I take a picture of you. You’re nervous. I am too. I want this photo to come out. To honor this moment, all the moments, all of the time, we have spent together. The moment is captured on thousands of pieces of salt, suspended in gelatin, inside of my Rolleiflex camera. Neither of us can see this moment, even though we are swimming in it. This single second, or 1/125 of a second, is now immortal. But it’s so much more than 1/125 of a second. It’s the food, the eating, the smells, the sounds we’re hearing, the music we’re listening to, the tastes we have in our mouths, our words, our eyes, our encounters, our memories, our hopes, and dreams, and worries… its our connection, immortalized into one frame. I want to honor you. I want to honor our connection, our time, our relationship, together.
I take you and put you into a black room. I pull you out of my camera. I push and pull in total darkness, feeling you as I put you onto a reel. Then I put you into a metal container, where you can be protected from the light, which is too bright for you, right now. You’re delicate. But you need to be handled with the correct chemistry. I pour developer on you and swish you around in it, for ten minutes. I bathe you in acid, and water, and fixer, and hypoclear, and water again, and then I put you into a box. You are finally out in the open again, breathing hot air, as you dry for twenty five minutes.
Now I cut you into pieces of three.
I never know how long I am going to spend with you. With some men it takes minutes. Others, hours. Others, days. And there has been one boy who I have played with in the darkroom for years. His name is Jaaden.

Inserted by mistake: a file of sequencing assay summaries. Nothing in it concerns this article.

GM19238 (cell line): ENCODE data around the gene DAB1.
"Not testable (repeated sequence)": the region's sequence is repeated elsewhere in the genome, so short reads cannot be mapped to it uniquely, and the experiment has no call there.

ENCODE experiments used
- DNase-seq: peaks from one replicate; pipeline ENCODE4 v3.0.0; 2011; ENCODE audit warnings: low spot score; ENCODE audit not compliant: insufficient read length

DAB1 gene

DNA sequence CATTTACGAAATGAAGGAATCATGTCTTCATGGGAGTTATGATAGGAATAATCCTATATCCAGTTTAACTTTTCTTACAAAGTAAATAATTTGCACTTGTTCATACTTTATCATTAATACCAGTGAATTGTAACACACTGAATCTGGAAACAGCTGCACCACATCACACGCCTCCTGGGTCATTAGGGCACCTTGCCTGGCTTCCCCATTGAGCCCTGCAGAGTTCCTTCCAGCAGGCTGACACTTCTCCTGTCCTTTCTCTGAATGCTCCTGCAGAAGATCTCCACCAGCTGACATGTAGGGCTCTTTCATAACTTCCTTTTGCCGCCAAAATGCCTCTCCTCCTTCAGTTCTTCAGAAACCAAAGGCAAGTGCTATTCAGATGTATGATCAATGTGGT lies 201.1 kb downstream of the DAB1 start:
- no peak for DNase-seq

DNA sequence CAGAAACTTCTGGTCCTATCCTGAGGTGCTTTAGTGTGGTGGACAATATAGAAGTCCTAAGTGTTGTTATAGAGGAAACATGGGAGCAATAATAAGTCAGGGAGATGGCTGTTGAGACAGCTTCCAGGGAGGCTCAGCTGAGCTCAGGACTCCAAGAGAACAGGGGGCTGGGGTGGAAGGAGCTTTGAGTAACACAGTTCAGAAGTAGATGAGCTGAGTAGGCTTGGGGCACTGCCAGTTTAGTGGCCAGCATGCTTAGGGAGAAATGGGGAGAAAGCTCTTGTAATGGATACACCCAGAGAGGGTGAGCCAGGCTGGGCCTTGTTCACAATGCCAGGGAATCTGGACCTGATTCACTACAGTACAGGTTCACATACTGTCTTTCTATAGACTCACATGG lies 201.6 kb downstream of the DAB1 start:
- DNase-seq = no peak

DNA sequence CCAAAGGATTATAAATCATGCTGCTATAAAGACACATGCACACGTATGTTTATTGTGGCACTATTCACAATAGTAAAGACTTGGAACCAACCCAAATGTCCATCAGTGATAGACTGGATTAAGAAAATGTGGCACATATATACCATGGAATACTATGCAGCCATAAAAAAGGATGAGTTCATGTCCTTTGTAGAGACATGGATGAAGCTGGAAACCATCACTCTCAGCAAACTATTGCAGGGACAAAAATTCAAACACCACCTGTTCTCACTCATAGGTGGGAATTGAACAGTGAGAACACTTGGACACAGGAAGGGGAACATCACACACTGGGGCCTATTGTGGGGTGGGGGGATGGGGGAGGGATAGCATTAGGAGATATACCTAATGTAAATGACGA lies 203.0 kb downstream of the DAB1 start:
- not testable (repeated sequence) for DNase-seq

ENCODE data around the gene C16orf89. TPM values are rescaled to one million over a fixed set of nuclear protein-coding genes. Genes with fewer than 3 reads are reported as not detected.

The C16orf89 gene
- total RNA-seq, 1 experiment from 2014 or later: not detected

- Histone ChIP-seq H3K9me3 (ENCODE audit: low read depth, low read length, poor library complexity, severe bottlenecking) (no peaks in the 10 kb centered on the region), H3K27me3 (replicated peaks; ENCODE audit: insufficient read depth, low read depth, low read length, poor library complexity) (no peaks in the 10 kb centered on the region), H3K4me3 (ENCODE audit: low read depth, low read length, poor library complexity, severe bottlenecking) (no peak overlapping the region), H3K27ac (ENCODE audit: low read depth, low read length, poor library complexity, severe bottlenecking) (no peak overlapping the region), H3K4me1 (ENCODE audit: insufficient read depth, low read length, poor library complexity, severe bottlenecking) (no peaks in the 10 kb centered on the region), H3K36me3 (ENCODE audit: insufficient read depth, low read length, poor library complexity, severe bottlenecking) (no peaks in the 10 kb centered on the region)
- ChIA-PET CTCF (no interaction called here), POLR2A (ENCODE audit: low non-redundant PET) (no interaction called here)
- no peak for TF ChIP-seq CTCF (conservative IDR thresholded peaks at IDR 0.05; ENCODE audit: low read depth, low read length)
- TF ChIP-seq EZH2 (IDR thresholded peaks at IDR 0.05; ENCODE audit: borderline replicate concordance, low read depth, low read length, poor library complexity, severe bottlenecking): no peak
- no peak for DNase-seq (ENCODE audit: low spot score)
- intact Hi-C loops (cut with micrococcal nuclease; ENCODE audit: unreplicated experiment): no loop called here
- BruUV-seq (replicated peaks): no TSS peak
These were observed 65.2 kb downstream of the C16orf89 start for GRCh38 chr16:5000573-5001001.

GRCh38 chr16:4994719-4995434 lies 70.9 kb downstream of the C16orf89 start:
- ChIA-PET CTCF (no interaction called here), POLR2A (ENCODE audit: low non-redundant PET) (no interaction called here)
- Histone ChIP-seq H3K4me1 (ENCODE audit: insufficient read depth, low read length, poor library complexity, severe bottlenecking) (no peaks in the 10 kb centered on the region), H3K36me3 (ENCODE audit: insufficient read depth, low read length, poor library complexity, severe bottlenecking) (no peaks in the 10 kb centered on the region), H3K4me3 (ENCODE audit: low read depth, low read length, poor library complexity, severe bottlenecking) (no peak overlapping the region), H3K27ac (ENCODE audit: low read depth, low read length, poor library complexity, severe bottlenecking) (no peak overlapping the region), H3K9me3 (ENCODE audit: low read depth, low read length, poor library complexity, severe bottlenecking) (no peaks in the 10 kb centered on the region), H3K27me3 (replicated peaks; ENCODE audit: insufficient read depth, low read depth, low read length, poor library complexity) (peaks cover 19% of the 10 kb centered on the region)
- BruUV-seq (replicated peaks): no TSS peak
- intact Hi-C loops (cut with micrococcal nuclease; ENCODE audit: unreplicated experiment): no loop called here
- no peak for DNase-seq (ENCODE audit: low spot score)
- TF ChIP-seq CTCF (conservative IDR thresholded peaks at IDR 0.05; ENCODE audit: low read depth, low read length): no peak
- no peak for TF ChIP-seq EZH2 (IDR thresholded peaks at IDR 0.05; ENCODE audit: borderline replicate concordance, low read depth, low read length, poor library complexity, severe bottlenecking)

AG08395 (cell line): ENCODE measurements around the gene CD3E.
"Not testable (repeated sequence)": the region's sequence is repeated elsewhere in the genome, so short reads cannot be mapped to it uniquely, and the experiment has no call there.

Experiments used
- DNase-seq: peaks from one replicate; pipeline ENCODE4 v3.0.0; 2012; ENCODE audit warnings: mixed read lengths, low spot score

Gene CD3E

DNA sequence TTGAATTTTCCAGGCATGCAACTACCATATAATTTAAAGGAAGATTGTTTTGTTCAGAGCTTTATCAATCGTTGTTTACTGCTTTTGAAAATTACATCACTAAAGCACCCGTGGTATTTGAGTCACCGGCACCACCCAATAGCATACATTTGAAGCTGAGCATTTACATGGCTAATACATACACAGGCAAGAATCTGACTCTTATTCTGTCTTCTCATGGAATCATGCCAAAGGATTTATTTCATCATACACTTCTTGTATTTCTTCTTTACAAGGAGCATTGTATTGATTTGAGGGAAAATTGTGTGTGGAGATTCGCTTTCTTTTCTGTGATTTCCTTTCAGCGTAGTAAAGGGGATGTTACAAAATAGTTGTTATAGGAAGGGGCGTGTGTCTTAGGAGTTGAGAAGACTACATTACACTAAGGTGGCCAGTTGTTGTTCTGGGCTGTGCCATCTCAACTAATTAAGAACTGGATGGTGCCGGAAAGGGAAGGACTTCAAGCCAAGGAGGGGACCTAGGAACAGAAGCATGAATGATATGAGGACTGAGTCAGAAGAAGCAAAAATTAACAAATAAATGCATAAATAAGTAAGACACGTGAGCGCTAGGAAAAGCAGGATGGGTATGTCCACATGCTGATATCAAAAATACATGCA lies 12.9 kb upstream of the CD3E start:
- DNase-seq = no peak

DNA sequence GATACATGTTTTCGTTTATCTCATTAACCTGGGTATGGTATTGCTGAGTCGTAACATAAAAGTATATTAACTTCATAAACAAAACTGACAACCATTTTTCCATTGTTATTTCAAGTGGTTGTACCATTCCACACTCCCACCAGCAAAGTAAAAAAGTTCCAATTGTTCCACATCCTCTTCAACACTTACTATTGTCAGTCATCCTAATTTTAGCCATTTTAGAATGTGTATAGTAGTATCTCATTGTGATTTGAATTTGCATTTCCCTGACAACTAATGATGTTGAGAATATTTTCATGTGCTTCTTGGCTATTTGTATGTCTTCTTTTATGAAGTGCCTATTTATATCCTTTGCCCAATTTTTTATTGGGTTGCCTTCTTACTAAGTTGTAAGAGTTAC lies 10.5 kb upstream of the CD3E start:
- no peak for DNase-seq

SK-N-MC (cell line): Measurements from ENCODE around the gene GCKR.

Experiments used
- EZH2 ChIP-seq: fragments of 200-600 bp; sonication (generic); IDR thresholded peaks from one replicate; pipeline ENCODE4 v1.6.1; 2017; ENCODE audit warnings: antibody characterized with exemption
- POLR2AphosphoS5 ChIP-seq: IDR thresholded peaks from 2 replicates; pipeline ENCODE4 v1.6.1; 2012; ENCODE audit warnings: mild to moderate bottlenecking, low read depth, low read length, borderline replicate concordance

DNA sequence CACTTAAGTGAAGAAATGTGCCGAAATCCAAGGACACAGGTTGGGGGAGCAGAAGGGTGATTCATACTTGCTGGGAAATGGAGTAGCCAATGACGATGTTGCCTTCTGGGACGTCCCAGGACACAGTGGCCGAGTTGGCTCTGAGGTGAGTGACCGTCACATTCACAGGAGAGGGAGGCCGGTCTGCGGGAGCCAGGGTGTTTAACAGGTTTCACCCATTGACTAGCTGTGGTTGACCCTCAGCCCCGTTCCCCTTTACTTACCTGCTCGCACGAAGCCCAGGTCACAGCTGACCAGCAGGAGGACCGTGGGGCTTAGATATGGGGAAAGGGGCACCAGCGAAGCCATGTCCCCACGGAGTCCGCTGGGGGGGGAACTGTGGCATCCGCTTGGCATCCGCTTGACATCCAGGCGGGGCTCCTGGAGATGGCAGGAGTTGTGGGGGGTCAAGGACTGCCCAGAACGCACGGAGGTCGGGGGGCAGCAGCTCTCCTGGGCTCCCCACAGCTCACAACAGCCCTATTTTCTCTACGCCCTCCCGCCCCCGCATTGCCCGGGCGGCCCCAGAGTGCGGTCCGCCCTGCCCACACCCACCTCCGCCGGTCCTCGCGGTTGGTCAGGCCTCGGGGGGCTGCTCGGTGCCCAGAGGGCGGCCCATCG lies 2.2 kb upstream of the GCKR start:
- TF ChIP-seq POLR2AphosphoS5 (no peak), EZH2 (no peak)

The first time I moved to Italy I was just a girl. Well, a girl of twenty-two. I had just survived four years of college by the beach so looking back I would hardly consider myself grown up at that time. I had one month to focus on a project in the hot Florentine July. Dabbling between shooting food and shooting men, my teacher Romeo encouraged me to photograph men, as it was something that excited me, made me nervous, and something I desperately wanted to do.
Being somewhat shy and in the aftermaths of heartbreak, I directed my camera outwards, perhaps to get a better understanding of myself as a girl full of freedom. Upon returning to Italy in 2014, I had to rediscover the courage I had at twenty-two, and found it an even more liberating, unearthing, and beautiful experience to photograph the men I know around the world.
the boy on the bus
the steak porter
the new friend
the boys of San Frediano
the soccer fans
the wise one
the jolly one
the famous brothers
the lonely mountain
the boy at heart
the photographer in Heaven